Armenian population to the steppe regions of Northern Mesopotamia and
Syria, but in reality they aimed to exterminate [utrota] the Armenians
[emphasis added], whereby the pure Turkish element in Asia Minor would
achieve a dominating position." In the conclusion of this chapter he
recalls his conversation with the Turkish Grand Vizier Talaat Pasha
and notes: "The annihilation of the Armenian nation [emphasis added]
in Asia Minor must revolt all human feelings... The way the Armenian
problem was solved was hair-raising. I still can see in front of me
Talaat's cynical expression, when he emphasized that the Armenian
Question was solved."

The mentioned quotations are a fraction of the information presented
in the study. In addition to the mentioned archives of the Foreign
Ministry and the General Staff, the reports from the Swedish
missionaries and the Swedish newspapers were also included in the
study and concur with the same view.

The surveyed documents are mainly in regard to the Armenian Question,
but the data bed indicates that other Christian groups, such as Greeks
and Syriacs, were affected by the same fate.

The study clearly emphasises the concept of "bystander". While the word
itself implies that the bystanders do not participate in the genocide,
some contend that they are far from just a neutral viewer to the
tragedy, but passive participators in the annihilation. The British
statesman and political thinker Edmund Burke's statement captures
the essence of the bystanders to genocide: "the only thing necessary
for the triumph of evil is for good men to do nothing." The documents
clearly indicate that the Swedish Government was well informed about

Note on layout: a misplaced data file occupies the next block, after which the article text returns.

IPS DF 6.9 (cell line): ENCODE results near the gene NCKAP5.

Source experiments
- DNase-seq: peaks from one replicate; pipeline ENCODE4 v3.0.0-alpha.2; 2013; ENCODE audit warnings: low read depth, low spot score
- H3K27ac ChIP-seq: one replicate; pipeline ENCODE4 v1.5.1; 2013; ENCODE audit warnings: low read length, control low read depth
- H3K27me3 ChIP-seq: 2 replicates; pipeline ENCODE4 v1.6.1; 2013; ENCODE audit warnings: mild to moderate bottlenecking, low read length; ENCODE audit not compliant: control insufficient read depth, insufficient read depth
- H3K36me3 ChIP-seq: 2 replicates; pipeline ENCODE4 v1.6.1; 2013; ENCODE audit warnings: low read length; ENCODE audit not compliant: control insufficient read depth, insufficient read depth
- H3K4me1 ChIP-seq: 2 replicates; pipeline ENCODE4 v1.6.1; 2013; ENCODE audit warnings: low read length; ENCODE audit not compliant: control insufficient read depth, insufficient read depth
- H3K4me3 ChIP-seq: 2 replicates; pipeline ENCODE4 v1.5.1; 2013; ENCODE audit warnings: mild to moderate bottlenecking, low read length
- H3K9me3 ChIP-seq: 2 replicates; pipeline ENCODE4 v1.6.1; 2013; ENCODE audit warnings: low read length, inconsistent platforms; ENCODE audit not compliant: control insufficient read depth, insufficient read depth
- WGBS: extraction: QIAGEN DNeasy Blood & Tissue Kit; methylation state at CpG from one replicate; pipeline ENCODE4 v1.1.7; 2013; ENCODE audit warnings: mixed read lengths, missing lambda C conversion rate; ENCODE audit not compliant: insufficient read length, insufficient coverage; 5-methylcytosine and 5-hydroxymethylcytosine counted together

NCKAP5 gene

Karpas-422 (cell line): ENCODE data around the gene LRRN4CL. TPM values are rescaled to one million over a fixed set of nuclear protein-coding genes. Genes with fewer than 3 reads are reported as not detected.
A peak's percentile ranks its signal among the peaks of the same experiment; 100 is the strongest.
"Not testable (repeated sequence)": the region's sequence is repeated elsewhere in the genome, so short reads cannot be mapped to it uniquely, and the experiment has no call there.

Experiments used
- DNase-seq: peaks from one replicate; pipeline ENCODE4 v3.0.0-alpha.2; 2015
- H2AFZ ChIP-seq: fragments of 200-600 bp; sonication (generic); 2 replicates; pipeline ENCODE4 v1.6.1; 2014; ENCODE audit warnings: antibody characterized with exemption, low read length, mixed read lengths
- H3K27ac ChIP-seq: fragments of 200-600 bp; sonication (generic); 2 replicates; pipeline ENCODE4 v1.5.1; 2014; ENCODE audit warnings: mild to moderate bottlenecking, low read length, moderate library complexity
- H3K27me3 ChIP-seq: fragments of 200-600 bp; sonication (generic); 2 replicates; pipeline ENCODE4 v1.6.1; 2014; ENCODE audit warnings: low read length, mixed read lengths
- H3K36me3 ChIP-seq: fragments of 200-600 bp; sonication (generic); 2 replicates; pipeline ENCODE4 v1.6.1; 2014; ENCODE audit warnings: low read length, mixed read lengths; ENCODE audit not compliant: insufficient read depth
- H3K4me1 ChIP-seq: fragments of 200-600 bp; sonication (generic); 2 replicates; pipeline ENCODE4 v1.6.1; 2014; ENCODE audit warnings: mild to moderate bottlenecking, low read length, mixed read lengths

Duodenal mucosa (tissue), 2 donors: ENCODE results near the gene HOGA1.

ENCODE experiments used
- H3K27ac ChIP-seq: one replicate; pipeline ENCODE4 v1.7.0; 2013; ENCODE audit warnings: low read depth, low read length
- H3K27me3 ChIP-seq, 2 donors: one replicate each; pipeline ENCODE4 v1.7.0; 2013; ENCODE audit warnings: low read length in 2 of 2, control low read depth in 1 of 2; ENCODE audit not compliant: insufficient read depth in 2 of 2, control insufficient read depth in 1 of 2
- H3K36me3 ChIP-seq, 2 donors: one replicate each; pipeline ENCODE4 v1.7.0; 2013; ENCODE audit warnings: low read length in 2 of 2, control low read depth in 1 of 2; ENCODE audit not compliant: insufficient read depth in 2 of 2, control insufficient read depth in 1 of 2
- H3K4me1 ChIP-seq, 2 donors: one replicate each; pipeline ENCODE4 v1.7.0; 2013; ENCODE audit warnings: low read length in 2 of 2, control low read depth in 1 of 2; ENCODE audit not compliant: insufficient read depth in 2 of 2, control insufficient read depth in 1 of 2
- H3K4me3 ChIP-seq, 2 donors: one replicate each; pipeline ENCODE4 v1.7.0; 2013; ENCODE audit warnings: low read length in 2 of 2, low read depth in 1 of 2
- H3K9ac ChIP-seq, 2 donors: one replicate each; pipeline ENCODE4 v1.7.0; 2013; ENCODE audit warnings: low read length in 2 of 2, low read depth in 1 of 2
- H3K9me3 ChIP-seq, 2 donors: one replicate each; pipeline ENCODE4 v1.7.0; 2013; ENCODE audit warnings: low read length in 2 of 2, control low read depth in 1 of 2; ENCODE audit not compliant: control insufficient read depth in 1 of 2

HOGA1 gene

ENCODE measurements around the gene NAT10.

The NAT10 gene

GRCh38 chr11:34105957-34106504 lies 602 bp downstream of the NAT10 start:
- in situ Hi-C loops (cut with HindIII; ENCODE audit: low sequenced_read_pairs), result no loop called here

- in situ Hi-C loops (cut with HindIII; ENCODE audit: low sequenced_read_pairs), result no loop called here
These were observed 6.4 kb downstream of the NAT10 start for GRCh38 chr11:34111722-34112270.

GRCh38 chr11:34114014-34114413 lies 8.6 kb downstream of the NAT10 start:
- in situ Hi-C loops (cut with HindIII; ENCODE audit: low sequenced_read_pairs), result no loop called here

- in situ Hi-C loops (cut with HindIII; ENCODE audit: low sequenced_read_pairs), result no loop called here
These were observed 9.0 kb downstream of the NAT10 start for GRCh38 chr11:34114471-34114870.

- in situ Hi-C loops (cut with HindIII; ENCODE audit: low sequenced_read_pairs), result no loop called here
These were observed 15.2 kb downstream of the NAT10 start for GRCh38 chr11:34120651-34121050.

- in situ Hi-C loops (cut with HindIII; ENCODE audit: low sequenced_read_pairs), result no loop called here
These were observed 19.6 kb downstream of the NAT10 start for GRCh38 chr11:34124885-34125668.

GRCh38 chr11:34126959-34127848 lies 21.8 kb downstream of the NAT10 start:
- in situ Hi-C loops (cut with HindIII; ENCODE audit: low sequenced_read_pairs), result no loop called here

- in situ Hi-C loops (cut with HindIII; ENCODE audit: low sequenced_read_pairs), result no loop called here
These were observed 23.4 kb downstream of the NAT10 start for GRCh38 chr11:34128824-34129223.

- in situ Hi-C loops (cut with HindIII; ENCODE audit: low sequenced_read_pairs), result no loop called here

the state-orchestrated extermination of the Armenians. They also
disclose that the Government, fully in accordance with the policy
of a small state, consciously chose not to intervene in the matter,
neither during the massacres nor after when the League of Nations
suggested Sweden as a mandate power in Armenia.

While resorting to isolationism during the period of the implementation
of the genocide, Sweden followed the general stream, in particular that
of the Major Power's, during the post-war period when the question
of securing the future of the Armenian Nation was discussed. Sweden,
as all other states, chose to secure its national interests rather
than standing out from the rest by advocating Armenia's right and the
question of punishing the perpetrators of the Armenian genocide. The
present-day Swedish Government does not seem to be willing to become
involved in the question either. Just last fall, the Foreign Minister
Carl Bildt, during an interpellation in the Swedish Parliament,
refrained from officially recognising the 1915 genocide, partly
by referring to "the need of additional research about what really
transpired in the Ottoman Empire."

The surveyed documents should at least quench that need; the official
reports from the Swedish Ambassador and the Swedish Military Attaché
in Constantinople are unambiguous: Armenians were subjected to

The study in its whole is included in a master thesis paper
which will be presented in the Higher Seminar at the Uppsala
University's Department of History. It will also be available at